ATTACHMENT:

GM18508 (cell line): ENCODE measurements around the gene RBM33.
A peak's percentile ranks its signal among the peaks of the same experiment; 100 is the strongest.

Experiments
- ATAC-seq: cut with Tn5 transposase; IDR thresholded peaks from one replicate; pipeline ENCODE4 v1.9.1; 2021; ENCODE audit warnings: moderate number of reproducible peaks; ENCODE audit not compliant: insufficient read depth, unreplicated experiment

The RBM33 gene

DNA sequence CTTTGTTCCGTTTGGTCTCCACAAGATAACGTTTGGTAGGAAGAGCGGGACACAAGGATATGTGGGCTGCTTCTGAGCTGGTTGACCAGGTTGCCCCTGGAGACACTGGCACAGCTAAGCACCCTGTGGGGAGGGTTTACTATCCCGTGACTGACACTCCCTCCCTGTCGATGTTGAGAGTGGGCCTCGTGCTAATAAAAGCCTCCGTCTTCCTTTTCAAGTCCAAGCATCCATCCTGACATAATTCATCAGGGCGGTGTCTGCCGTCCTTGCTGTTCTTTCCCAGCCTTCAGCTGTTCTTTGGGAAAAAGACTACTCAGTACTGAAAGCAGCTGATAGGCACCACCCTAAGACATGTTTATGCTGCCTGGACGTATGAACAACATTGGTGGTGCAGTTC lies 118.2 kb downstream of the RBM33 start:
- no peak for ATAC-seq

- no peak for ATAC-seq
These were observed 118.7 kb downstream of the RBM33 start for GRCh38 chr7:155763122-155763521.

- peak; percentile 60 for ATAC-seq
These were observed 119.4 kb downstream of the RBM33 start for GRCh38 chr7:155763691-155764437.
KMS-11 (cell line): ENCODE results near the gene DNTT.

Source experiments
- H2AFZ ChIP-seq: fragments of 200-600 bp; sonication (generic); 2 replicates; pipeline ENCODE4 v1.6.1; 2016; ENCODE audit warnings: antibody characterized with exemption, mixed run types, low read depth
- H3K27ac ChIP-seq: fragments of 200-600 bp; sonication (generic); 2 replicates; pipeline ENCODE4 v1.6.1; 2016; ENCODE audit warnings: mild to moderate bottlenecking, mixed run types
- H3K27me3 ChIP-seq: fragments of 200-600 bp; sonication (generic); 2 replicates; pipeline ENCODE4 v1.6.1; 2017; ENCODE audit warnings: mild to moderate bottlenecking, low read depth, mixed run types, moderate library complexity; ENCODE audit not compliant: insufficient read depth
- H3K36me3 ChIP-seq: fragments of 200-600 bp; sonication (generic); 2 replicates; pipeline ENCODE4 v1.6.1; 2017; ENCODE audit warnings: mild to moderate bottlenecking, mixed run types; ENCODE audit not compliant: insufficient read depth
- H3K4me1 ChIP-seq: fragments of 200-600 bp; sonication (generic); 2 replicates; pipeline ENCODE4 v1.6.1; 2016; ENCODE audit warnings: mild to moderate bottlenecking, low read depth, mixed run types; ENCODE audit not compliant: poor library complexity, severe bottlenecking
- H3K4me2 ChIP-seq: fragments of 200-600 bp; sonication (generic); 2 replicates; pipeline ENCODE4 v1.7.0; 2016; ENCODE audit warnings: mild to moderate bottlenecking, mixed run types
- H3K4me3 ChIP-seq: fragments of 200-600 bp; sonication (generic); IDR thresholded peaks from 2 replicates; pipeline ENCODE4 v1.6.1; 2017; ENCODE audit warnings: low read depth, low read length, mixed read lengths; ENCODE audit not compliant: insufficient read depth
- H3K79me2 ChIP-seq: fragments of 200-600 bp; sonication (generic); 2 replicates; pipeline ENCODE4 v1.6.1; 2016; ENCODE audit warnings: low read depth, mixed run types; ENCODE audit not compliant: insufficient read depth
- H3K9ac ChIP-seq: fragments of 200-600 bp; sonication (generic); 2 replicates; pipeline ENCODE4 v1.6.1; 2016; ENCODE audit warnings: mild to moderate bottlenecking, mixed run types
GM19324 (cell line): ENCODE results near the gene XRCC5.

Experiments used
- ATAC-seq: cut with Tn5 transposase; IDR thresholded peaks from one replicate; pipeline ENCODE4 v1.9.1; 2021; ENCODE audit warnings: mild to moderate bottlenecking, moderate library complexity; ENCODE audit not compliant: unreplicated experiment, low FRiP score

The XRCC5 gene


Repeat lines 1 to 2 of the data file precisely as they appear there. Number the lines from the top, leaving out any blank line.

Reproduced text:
GM18508 (cell line): ENCODE measurements around the gene RBM33.
A peak's percentile ranks its signal among the peaks of the same experiment; 100 is the strongest.